Tag Archives: executive action

USCIS Clarifies its RECALL of DACA 3 Year Work Document’s (EAD’s).

THIS IS AN IMPORTANT UPDATE ABOUT THE USCIS RECALL OF CERTAIN THREE YEAR EAD’S ISSUED TO DACA RECIPIENTS:

On July 1, 2015, USCIS Headquarters personnel in Washington, D.C. hosted a public engagement conference call to clarify their efforts to retrieve certain Employment Authorization Documents (EAD’s) issued to Deferred Action recipients under the 2012 Deferred Action for Childhood Arrival (DACA) program.

Recently social media and other media outlets have been buzzing about the return of certain EAD’s issued with a three year validity generating fear that some DACA recipients may be in jeopardy  of losing their DACA status all together or that they may receive a visit from DHS agents to their homes. USCIS therefore attempted to ease much of this fear and clarify who is and who is not required to return a three year EAD.

The problem arose because immediately after the President’s November 20, 2014 Executive Action announcement (which included an expansion of the 2012 DACA program from two year to three year approvals), USCIS began issuing EAD’s to new and renewal DACA applicants with a three year validity period. On February 16, 2015, Judge Hanen issued an injunction as part of the Texas et al. v. U.S.A. litigation in the Southern District of Texas halting the expansion of the 2012 DACA program to three years as well as the implementation of Deferred Action for Parental Accountability (DAPA).  According to Judge Hanen’s Order, USCIS should have stopped issuing three year EAD’s immediately on February 16, 2015.  However, USCIS took some time to implement the terms of the Order and to switch back to issuing two year EAD’s.  As a result, approximately 2100 EAD’s were issued AFTER February 16, 2015 valid for three years.

In addition, USCIS also reported that approximately 500 EAD’s valid for three years were actually approved and first issued before February 16, 2015 but were returned to USCIS by the US Postal Service as undeliverable and re-mailed by USCIS AFTER February 16, 2015.

What you need to know about the RECALL is:

  • ONLY THE 2100 THREE YEAR EAD’S ISSUED AFTER FEBRUARY 16, 2015 AND THE 500 EAD’S RE-MAILED AFTER FEBRUARY 16, 2015 ARE SUBJECT TO THE RECALL.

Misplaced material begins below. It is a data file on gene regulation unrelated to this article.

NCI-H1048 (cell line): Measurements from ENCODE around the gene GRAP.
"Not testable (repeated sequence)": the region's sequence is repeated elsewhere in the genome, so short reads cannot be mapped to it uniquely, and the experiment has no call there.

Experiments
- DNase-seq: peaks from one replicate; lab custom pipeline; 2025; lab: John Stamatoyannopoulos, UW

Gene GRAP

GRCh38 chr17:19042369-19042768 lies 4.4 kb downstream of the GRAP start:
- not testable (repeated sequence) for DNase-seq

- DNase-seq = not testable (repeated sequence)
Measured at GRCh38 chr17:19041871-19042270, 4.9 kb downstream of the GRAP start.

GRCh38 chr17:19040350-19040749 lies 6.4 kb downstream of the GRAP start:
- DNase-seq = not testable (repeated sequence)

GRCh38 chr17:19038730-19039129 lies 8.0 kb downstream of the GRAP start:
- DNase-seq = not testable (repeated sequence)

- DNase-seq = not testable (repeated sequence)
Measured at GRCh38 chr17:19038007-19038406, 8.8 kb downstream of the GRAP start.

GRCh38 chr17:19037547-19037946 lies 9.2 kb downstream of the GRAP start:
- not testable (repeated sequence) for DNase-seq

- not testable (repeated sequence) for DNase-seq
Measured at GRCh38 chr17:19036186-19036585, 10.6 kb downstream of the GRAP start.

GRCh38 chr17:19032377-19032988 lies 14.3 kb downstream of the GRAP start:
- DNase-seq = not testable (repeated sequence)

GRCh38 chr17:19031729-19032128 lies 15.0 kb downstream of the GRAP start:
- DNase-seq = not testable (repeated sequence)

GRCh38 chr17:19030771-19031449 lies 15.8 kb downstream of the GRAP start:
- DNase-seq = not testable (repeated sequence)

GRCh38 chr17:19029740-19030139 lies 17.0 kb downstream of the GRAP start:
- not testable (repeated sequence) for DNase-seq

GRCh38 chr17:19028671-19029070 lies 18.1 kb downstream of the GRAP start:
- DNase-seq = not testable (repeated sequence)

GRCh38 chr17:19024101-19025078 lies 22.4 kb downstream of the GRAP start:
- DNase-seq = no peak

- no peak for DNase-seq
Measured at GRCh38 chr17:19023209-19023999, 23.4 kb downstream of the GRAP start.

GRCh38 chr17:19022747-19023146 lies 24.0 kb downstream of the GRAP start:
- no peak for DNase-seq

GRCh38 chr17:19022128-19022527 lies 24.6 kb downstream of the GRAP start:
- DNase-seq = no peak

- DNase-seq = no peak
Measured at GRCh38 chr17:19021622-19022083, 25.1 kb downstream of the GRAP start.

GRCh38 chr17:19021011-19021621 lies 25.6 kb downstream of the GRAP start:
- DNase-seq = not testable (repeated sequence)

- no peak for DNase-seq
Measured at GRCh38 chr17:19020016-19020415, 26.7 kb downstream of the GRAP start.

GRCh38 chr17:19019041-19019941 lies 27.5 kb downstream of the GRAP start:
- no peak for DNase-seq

• USCIS was very clear that the approximately 108,000 three year EAD’s issued prior to February 16, 2015 ARE NOT SUBJECT TO THE RECALL.
                • The recall is being carried out by Notice Letters being mailed to all affected DACA recipients.
                      • All three year EAD’s described above (about 2600 EAD’s nationwide) MUST be surrendered to USCIS no later than July 30, 2015.  Failure to surrender and affected three year EAD’s will expose the recipient to termination of their DACA status.  If a recipient has their DACA status terminated because of a failure to surrender an affected three year EAD subject to the recall, their failure will be considered as a negative consideration in any future application for DACA.
                        • If a DACA recipient has a three year EAD and is not sure if their EAD is subject to the recall, the recipient should call USCIS at: 800-375-5283 and select option #8.   At the time of this posting, the option provides recorded information about this recall and the opportunity to speak with USCIS customer service agents who USCIS states will be able to confirm if a specific recipient’s EAD is subject to the recall.
                • Recipients of three year EAD’s subject to the recall should follow the instructions in the Notice Letter to mail the affected EAD back to USCIS by overnight mail to the address provided by the July 30, 2015 deadline.  If a recipient returns an affected EAD by mail, it is strongly recommended that you use a receipted and tracked service such as UPS or Federal Express or DHL which will provide you confirmation and signature proof of delivery.